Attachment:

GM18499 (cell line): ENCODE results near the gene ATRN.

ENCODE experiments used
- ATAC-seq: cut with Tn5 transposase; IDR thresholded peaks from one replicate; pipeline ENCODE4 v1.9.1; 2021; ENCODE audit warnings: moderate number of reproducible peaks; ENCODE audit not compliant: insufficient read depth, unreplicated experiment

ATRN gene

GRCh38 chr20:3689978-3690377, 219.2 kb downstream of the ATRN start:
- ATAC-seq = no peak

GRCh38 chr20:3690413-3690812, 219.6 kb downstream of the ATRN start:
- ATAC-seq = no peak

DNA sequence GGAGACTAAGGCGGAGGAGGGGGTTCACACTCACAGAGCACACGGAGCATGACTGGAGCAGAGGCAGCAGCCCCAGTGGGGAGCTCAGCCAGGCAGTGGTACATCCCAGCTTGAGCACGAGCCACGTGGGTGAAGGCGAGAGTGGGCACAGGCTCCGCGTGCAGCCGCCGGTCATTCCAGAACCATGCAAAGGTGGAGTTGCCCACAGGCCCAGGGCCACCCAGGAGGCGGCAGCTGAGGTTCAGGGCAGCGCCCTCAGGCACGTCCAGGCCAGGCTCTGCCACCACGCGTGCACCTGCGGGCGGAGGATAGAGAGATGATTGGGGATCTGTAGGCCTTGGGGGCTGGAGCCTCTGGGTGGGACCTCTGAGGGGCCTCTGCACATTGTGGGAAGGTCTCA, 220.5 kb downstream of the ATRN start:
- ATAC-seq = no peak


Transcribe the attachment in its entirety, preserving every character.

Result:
GM18499 (cell line): ENCODE results near the gene ATRN.

ENCODE experiments used
- ATAC-seq: cut with Tn5 transposase; IDR thresholded peaks from one replicate; pipeline ENCODE4 v1.9.1; 2021; ENCODE audit warnings: moderate number of reproducible peaks; ENCODE audit not compliant: insufficient read depth, unreplicated experiment

ATRN gene

GRCh38 chr20:3689978-3690377, 219.2 kb downstream of the ATRN start:
- ATAC-seq = no peak

GRCh38 chr20:3690413-3690812, 219.6 kb downstream of the ATRN start:
- ATAC-seq = no peak

DNA sequence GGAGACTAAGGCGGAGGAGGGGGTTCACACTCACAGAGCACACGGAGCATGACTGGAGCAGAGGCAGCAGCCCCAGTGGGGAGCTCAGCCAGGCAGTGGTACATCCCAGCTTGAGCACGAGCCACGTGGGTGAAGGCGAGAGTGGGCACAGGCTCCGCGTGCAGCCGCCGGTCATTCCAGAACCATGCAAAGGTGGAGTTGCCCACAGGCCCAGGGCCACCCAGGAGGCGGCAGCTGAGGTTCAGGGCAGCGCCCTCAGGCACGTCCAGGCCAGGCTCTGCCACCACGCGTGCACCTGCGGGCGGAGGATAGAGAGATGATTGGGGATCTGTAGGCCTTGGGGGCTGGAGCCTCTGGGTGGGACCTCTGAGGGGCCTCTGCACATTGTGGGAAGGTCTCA, 220.5 kb downstream of the ATRN start:
- ATAC-seq = no peak